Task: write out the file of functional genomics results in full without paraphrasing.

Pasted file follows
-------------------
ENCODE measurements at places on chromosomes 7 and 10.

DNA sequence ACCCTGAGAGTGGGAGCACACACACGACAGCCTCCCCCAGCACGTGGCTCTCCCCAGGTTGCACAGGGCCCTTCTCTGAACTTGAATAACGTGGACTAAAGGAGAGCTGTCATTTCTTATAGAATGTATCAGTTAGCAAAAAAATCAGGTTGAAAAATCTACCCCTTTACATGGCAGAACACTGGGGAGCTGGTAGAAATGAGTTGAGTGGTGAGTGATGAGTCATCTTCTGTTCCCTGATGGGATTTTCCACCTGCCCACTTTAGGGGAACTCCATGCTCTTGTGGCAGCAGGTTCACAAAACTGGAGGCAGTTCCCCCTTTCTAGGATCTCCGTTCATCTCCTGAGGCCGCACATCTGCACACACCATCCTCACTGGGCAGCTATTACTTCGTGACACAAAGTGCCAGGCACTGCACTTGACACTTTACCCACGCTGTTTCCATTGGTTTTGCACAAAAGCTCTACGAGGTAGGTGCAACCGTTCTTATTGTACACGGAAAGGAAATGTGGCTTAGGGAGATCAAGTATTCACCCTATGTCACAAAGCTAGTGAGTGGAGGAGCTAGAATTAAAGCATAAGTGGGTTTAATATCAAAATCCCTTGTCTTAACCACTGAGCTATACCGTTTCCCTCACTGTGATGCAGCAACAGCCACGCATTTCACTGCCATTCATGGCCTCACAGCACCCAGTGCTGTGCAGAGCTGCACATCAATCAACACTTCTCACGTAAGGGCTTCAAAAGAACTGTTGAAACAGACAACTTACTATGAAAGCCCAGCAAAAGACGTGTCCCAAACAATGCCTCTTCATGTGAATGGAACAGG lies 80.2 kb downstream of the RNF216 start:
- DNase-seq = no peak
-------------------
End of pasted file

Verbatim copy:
ENCODE measurements at places on chromosomes 7 and 10.

DNA sequence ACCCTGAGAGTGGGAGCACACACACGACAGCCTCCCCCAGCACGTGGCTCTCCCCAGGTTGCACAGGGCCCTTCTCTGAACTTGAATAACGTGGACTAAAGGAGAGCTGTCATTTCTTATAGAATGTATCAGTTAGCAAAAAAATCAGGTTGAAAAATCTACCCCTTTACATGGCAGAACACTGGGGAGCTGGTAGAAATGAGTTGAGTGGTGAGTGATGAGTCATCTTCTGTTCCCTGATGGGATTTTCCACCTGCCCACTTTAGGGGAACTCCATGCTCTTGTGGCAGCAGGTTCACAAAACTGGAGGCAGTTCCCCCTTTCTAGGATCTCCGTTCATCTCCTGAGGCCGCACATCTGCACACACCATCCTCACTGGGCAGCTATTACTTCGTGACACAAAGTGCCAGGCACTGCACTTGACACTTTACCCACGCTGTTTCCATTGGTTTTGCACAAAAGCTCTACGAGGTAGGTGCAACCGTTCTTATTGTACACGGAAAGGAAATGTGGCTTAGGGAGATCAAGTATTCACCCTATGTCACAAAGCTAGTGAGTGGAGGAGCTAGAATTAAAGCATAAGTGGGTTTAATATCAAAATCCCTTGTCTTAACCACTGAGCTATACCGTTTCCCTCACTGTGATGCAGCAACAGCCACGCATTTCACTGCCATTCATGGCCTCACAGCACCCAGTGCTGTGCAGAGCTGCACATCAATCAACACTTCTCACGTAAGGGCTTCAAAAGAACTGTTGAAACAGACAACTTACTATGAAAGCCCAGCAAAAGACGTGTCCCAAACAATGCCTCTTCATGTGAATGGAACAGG lies 80.2 kb downstream of the RNF216 start:
- DNase-seq = no peak